When tasks like washing, arranging, checking and hoarding take over a person's life, they become out of control obsessions. It's called obsessive-compulsive disorder, or OCD, and 1 million Americans struggle with it every day. Two different treatments keep the disorder in check.
Dr. Nathan Shapira is an expert on obsessive-compulsive disorder, a common condition that can be difficult to treat.
"Forty to 50 percent get almost no benefit from current treatments, and the other half typically get partial benefit," says Dr. Shapira.
Jim Price knows. He's tried more than 20 drugs, and none have worked. One drug researchers are focusing on is topiramate. They hope adding it to standard OCD treatments will help patients.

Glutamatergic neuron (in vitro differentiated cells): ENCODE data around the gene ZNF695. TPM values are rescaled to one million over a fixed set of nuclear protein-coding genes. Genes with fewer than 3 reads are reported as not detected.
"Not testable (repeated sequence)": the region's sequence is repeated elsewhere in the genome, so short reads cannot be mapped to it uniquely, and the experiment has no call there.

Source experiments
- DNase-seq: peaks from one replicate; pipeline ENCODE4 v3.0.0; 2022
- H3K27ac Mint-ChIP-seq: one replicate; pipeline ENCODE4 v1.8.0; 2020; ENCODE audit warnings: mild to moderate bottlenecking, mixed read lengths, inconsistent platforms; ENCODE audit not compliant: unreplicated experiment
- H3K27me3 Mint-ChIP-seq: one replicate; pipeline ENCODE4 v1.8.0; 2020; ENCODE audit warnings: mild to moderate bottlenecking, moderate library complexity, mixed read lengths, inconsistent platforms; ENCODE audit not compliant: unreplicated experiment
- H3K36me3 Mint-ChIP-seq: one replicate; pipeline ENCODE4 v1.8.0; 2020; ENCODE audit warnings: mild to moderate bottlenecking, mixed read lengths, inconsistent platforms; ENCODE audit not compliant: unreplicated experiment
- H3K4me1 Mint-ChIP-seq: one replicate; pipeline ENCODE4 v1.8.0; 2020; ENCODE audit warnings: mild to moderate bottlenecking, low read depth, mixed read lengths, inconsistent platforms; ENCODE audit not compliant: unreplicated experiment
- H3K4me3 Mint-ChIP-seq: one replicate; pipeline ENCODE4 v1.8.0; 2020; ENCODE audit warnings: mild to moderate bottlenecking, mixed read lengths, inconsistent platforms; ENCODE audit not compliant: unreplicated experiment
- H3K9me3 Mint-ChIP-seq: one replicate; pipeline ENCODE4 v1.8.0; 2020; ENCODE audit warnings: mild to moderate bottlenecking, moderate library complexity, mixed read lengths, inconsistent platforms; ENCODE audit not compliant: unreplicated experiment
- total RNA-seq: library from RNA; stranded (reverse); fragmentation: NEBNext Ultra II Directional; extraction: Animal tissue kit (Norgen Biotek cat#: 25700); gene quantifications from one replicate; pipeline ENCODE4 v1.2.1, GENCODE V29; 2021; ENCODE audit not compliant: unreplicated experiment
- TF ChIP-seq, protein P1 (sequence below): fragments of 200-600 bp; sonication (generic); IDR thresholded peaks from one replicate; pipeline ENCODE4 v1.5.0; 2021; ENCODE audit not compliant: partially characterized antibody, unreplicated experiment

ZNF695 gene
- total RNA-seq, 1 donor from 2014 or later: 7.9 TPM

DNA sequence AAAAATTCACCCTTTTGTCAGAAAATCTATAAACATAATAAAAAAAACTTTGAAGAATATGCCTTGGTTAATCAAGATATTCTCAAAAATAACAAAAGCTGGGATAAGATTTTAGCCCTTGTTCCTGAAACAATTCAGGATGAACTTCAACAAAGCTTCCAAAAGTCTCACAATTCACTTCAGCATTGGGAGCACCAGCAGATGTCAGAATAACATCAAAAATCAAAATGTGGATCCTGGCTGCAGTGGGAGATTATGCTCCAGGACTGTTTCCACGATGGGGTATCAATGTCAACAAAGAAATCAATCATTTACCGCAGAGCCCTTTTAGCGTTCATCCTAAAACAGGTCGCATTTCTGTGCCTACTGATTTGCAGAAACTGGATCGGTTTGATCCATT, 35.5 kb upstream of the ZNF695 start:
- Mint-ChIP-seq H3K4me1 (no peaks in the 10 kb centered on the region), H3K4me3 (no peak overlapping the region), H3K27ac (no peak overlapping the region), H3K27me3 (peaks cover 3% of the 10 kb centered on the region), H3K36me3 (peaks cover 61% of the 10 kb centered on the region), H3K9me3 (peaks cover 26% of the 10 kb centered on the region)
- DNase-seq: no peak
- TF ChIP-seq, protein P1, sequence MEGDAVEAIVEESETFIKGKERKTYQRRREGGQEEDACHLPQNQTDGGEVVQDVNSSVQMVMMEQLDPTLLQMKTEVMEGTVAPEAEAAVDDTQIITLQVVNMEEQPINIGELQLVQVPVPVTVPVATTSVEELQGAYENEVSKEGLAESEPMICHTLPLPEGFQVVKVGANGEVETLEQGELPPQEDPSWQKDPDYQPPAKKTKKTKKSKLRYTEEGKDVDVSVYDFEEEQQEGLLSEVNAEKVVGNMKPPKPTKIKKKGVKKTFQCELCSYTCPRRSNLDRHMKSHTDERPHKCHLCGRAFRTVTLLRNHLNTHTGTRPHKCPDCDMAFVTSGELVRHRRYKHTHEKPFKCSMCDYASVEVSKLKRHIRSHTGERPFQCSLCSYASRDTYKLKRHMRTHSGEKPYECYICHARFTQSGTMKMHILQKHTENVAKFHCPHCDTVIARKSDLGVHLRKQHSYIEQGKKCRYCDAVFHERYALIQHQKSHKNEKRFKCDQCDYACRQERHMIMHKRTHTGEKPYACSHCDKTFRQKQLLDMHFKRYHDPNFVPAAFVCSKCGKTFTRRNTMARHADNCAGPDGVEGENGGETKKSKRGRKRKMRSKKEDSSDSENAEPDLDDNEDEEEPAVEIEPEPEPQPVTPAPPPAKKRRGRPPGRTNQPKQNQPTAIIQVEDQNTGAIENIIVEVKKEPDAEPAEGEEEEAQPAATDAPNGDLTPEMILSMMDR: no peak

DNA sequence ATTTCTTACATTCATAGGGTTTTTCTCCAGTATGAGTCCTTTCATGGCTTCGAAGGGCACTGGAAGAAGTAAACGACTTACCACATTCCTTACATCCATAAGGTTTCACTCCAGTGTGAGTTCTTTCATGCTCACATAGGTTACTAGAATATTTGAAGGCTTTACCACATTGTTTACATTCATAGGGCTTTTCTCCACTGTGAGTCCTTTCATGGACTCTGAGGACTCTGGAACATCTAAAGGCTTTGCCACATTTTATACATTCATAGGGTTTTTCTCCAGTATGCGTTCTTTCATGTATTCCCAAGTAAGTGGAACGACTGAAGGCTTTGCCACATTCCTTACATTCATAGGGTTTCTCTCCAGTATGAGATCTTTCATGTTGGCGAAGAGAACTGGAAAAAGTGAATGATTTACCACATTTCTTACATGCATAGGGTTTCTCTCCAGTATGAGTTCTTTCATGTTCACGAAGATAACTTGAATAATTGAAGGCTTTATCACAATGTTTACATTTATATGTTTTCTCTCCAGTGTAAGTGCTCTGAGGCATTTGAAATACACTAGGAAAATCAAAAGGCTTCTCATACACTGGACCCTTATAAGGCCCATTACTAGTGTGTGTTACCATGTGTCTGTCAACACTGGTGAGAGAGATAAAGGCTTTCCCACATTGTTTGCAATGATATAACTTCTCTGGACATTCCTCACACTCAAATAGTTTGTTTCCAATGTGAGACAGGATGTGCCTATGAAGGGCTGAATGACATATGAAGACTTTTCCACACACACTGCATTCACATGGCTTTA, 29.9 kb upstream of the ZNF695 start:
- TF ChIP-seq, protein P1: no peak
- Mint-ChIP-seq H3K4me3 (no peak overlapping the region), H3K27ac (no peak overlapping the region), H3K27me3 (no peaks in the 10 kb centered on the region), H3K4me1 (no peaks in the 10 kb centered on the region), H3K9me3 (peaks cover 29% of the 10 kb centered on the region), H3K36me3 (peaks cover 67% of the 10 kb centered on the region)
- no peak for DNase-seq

"Topiramate has been reported in case reports and some small trials to be helpful in various anxiety disorders."
To help the depression that came with his OCD, Jim used a different drug, tramadol.
"It has not cured my depression, but it has held it at a level much lower than what I had before I started taking the tramadol."
Dr. Shapira says depression improves up to 60 percent with tramadol. Still, he wants more for his patients.
"They're still somewhat disabled by their illness, although they're a lot better. Our hope is these types of medications might help to really get the person well as opposed to just better."
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